Is there a toddler 'golden age'?

Raising young children is filled with ups and downs, but is there a ‘toddler golden age’? Father of three, Chris Pavey, believes there is.

Having three children in quick succession has provided me some amazing insight into toddler development. Every parent goes through similar experiences, but they can quickly be forgotten as the next stage of parenting comes along. As my youngest has come into the 18–24 month stage, I’ve noticed once again how incredibly precious this particular period of development is. Here’s why I believe it’s a ‘toddler golden age’.

You’re no longer flying in the dark

While you’ve probably learnt every nuance of your child’s cry, and they may have even started using a few words to express themselves and label things, from 18 months onwards communication can get really interesting and fun! 

Your child typically  starts to understand simple instructions and they learn to ignore them too! You could even find that crying and tantrums decrease as your child becomes better at expressing themselves. Who wouldn’t welcome that? And best of all, you are likely to find yourself having conversations with them - getting to know their unique little personality.

My youngest is an intense little fellow who loves to make people laugh. It’s common for Alexander to shout out at the top of his lungs, “Dada!”, and then once he’s got my attention, proceed with a stream of unintelligible babble, delivered very earnestly. He’s definitely trying to say something, but all it serves to do is bring a smile to my face. This in turn has him grinning from ear to ear - pure joy!

All the new words, unusual intonation and pronunciation is just a delight. In many instances you’ll hear your own language idiosyncrasies spoken back to you, much of which you possibly didn’t realise you used! Phrases such as “That’s ok”, “Come on dada”, and “All right”, have been repeated back to me in recent months. Some of the intonation Alexander uses makes me cringe and wonder how I must sound to others. Some of it just makes me laugh! He especially loves the word “No”’ as most toddlers do, but he uses it when he means “No” and when he means “Yes” - you can imagine the farcical conversations going on in our house at the moment.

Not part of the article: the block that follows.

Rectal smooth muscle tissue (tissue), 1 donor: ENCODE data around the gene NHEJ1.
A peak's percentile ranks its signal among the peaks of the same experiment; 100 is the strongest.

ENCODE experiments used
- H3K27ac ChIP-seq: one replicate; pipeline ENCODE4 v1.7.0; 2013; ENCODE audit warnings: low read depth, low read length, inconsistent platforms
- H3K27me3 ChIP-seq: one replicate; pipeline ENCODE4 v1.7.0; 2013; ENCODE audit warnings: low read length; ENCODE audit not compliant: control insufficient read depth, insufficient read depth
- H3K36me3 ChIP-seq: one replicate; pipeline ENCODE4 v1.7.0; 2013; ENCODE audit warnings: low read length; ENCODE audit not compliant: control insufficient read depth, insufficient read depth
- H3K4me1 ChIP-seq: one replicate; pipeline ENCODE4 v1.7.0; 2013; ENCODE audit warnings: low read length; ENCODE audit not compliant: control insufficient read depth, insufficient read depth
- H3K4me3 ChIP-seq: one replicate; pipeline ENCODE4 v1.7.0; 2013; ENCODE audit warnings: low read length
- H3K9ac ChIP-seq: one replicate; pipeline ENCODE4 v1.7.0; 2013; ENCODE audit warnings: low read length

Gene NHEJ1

You’re caring less and teaching more

By 18 months you’ve changed thousands of nappies, dressed your child every day (probably multiple times) and flown aeroplanes filled with veggies into resistant mouths on more occasions than you’d care to admit. But as the 18-24 month period takes shape, your child will be keen to do more for themselves -partner with you more in the day-to-day stuff so that they can get out and play!
Your child may want to feed themselves and become more successful at it. 

They’ll perhaps help you with getting them dressed, if only to speed up the process and get back to the ‘important stuff’. And if you’re really lucky, you might be the parent of a child who shows an early interest in toileting. Alexander isn’t such a fan of the potty (although he has taken to walking about declaring, “My pop!”, when he’s farted), but he loves helping us get ready in the morning by retrieving everyone’s shoes and hats so we can get out the door quicker.

And playtime is becoming so much more fun. I’ll never forget the moment when Alexander stopped eating the playdoh and started actually making things with it - bliss! We’ve been able to explore more of the local playgrounds together; I’ve been able to teach him to climb ladders, and he’s shown me how he can go down slides by himself. He’s been dragging me about finding fascination in the smallest and (for adults) most ordinary of things. The moon, ducks and aeroplanes are his favourites, and when you take a moment to really appreciate them, they truly can be most wondrous!
Toddler laughing and clapping hands

A real ‘little person’ has arrived

The first 18 months of a child’s life is a lot about you selflessly giving them your time, energy and love. The rewards can be huge, but it can often feel a little like a one-way street. Most of your child’s behaviours are parent-led.

You may get a smile if you do something funny. You might be able to convince them to crawl and walk to you if you encourage it (or they need something!). You might be able to get them to play if you initiate it. Hugs and kisses may happen if you give them one or ask for one back. But at about the 18 month mark this all changes, and it’s beautiful.

The moment when Alexander unexpectedly wrapped his arms around my neck as I was getting him down from the dinner table almost brought tears to my eyes. He was really hugging me for the first time, totally unsolicited. I didn’t want to let him go.

If being loved and wanted by your child is all we really hope for, it doesn’t get much better than this age. They are more likely to come to you and ask you to play with them than the other way around, and they’ll probably set the agenda. They might even start going off by themselves and doing more self-play.

I remember when Alexander started doing this - my initial instinct was relief and the temptation of going off and making myself a much needed coffee, but this turned quickly into feelings of guilt. “I really should go and play with him. Don’t be so lazy, Chris!” But what I did end up doing, and found incredibly rewarding, was sitting back and watching him play. It was remarkable.

While there is no doubt being a parent has many challenges, I think it’s also really important to enjoy and appreciate those ‘golden’ moments. Take some time, if you can, to really watch your child play by themselves at this age. Watch them act out all that they have learnt. Watch their imagination at play. It may provide a window into who they are, a reflection of yourself as a parent, and reveal a glimpse of the adult they will become.
Back to top